Applying AMP to SMP systems
Assigning resources exclusively to specific cores in an SMP system is another way to build an AMP system. By partitioning CPU cores, RAM, and I/O devices between multiple software systems, one can gain direct control over the performance and use of those hardware resources.
Hardware-virtualization technology, such as the Virtualization Technology (VT) found in many Intel dual-core and quad-core embedded processors, can be used for just that purpose: to partition the CPU, RAM, and I/O devices of an SMP machine between multiple virtual machines. In this embedded VMM model each virtual machine is assigned to perform a set of unique tasks, by hosting the operating system and application that is appropriate to the task.
Unlike the server VMM model, the AMP-inspired embedded VMM requires multicore processors and needs an assist from hardware-virtualization technology in the processor to ensure that each virtual machine has low interrupt latency, direct access to specialized I/O, and the assurance that the VMM will not “time slice away” the guest operating system and its applications.
Virtualization Technology in multicore CPUs
Until the availability of Intel VT (widely introduced on the Intel Core microarchitecture), software-only VMMs running on the x86 architecture encountered significant challenges. Both the VMM and the guest operating system expect to maintain supervisor-level control over the hardware platform; however, absent some form of cooperation between the VMM and the guest operating systems (aka “para-virtualization”), the VMM must resort to time-consuming and CPU-intensive “tricks.” Supervisor-level control can be reliably maintained by only one software system, resulting in a conflict between the VMM and the guest operating system. The tricks a VMM must use, without the support of hardware-virtualization technology in the processor, include modifying the guest operating system's binary code and running guest operating systems at ring levels for which they were not written.2
The downside to such VMM trickery is a decrease in performance and limited compatibility among guest operating systems. For example, binary files of a guest operating system may be modified to trap supervisor-level CPU instructions, requiring the VMM to emulate these instructions. Instruction emulation slows down the execution speed of the guest operating system, and the need to “fix up” binary files limits guest operating systems to those that have been certified for use with the VMM.
Virtualization technology built into the CPU is designed to overcome these problems. For example, Intel VT adds an overarching operating mode, called VMX root, where a hypervisor executes with ultimate control of the CPU hardware. A hypervisor that uses Intel VT can intercept key supervisor-mode operations executed by a guest operating system without requiring knowledge of the guest operating system's binaries or internals.2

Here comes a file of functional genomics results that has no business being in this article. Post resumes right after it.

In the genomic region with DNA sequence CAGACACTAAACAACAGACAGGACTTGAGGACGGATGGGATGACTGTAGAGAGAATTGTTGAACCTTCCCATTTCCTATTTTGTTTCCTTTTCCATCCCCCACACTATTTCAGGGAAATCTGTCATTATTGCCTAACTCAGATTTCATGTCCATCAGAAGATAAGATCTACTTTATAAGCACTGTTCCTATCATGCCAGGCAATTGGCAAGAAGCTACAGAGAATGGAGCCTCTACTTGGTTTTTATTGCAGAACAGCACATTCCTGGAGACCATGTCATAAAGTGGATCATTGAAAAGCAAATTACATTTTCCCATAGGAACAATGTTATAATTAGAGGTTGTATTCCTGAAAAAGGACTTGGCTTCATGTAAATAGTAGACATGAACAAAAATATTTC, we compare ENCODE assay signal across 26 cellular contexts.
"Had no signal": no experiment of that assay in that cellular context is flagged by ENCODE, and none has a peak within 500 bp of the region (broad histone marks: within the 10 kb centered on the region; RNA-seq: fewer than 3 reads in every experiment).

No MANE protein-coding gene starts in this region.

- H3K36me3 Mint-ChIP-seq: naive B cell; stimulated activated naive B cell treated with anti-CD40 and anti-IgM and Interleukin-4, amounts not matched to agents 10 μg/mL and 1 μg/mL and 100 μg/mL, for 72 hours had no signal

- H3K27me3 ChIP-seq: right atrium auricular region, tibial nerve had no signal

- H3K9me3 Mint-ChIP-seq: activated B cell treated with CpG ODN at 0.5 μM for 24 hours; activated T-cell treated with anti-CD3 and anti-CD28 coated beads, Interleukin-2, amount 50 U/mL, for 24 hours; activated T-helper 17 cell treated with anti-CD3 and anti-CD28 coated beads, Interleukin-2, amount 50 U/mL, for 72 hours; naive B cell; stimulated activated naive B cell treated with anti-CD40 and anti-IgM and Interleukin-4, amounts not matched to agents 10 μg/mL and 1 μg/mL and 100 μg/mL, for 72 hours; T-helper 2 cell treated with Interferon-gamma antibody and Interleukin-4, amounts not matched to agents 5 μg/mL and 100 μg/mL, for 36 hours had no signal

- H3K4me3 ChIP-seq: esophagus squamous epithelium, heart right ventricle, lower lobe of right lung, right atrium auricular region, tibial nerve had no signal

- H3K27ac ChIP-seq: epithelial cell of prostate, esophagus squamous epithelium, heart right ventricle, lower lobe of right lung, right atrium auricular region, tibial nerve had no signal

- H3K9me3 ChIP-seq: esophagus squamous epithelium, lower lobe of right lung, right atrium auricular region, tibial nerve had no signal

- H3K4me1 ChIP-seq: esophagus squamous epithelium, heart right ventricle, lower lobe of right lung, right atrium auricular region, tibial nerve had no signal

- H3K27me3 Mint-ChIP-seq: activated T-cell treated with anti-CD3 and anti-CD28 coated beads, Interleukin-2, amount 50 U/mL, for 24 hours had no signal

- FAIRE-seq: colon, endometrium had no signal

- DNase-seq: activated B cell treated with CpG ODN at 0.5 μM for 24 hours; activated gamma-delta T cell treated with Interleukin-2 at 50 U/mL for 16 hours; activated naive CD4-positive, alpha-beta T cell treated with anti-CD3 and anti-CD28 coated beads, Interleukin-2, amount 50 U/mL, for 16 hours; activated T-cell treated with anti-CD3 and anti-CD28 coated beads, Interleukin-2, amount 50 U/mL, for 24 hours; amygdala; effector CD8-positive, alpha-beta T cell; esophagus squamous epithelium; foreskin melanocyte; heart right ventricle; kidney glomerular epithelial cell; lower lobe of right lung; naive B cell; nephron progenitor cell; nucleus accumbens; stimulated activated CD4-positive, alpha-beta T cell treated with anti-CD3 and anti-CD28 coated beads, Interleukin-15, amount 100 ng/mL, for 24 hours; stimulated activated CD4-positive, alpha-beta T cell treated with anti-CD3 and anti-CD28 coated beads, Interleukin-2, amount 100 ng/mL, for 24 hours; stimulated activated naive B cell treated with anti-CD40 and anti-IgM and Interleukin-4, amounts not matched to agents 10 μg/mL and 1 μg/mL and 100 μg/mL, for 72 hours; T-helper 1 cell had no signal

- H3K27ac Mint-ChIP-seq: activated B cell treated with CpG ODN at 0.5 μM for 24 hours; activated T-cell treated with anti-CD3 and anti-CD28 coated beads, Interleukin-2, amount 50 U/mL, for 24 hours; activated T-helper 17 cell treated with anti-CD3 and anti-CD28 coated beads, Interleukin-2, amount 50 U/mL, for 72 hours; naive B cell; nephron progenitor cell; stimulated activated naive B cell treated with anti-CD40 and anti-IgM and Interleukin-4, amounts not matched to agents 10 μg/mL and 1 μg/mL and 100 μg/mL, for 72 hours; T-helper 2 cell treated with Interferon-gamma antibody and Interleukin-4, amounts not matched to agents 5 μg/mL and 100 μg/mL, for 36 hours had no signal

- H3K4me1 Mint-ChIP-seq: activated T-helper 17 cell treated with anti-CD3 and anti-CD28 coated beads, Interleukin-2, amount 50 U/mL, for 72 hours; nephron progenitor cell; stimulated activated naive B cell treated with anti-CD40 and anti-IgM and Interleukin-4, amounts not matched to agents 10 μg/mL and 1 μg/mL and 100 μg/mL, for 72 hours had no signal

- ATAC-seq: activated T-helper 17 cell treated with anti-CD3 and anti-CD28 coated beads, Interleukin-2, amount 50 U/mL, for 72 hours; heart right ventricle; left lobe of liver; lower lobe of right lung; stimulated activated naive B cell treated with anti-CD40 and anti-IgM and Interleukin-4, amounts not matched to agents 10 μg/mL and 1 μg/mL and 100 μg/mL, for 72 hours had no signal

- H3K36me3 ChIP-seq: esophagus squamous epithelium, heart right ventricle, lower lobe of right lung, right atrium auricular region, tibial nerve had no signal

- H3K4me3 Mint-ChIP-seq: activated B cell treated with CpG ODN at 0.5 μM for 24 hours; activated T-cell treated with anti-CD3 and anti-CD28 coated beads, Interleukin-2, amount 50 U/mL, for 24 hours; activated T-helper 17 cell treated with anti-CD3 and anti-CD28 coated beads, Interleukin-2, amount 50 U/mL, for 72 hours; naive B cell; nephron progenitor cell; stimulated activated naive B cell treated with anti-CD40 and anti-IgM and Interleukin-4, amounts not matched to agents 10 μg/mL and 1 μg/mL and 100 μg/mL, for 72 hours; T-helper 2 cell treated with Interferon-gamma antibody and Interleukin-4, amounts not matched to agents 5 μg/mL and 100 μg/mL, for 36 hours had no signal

A VMM for embedded
Hardware-virtualization technology has made possible the emergence of an embedded VMM (eVM) capable of supporting the demands of a real-time operating system (RTOS) while simultaneously hosting a general-purpose operating system (GPOS), such as Windows or Linux. On a dual-core machine the eVM hypervisor dedicates each guest operating system to a core, for a “dual-OS, single-platform” environment, giving developers the means to merge two disparate hardware platforms into one. Figure 1 shows an example of the TenAsys embedded VMM (eVM), which uses Intel VT to partition processor resources among each guest operating system.
A key difference between this embedded VMM and the server VMM model is how physical resources are allocated to each virtual machine–paralleling the AMP versus the SMP models. Resources, such as CPU cycles, RAM, I/O, and interrupts, must be allocated by any VMM. In the simplest case, a server VMM evenly multiplexes these resources among the virtual machines, attempting to fairly distribute physical resources among all the virtual machines.
A serious drawback of the server VMM model is the heavily virtualized I/O model. Not only does virtualizing all I/O seriously limit the number and variety of I/O devices accessible with the virtual machine, but it also has a significant impact on performance and determinism.
The AMP model of resource allocation is useful where determinism and performance are more important than equal access. The processor VT features can be used to isolate resources for use by a specific virtual machine and its guest operating system rather than to create virtual I/O for shared access among multiple virtual machines.
Even in the AMP model, which is the basis of the embedded hypervisor, not all I/O is required to be exclusive. Some will be shared (such as the hard disk, enterprise Ethernet adapter, and console device). In these instances, virtual devices exist to handle the requirement to share the hardware among multiple virtual machines.
Multiple RTOS support